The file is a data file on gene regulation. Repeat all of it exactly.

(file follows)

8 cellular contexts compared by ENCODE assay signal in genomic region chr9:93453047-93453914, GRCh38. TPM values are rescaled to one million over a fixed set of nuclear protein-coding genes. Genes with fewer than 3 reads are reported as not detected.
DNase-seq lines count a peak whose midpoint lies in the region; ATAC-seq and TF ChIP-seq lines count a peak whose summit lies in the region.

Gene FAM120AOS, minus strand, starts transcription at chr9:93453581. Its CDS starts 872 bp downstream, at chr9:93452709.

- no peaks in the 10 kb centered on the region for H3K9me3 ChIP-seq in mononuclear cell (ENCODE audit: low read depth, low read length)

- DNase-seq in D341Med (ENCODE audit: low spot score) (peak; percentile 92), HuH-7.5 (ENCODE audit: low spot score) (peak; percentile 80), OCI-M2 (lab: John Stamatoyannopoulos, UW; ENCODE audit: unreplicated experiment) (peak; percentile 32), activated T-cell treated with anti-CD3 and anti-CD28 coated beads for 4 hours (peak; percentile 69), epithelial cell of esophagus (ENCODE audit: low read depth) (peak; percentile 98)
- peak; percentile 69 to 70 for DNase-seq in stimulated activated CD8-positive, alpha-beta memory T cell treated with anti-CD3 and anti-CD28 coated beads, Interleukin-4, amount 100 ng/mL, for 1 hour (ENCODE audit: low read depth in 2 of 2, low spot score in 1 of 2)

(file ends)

8 cellular contexts compared by ENCODE assay signal in genomic region chr9:93453047-93453914, GRCh38. TPM values are rescaled to one million over a fixed set of nuclear protein-coding genes. Genes with fewer than 3 reads are reported as not detected.
DNase-seq lines count a peak whose midpoint lies in the region; ATAC-seq and TF ChIP-seq lines count a peak whose summit lies in the region.

Gene FAM120AOS, minus strand, starts transcription at chr9:93453581. Its CDS starts 872 bp downstream, at chr9:93452709.

- no peaks in the 10 kb centered on the region for H3K9me3 ChIP-seq in mononuclear cell (ENCODE audit: low read depth, low read length)

- DNase-seq in D341Med (ENCODE audit: low spot score) (peak; percentile 92), HuH-7.5 (ENCODE audit: low spot score) (peak; percentile 80), OCI-M2 (lab: John Stamatoyannopoulos, UW; ENCODE audit: unreplicated experiment) (peak; percentile 32), activated T-cell treated with anti-CD3 and anti-CD28 coated beads for 4 hours (peak; percentile 69), epithelial cell of esophagus (ENCODE audit: low read depth) (peak; percentile 98)
- peak; percentile 69 to 70 for DNase-seq in stimulated activated CD8-positive, alpha-beta memory T cell treated with anti-CD3 and anti-CD28 coated beads, Interleukin-4, amount 100 ng/mL, for 1 hour (ENCODE audit: low read depth in 2 of 2, low spot score in 1 of 2)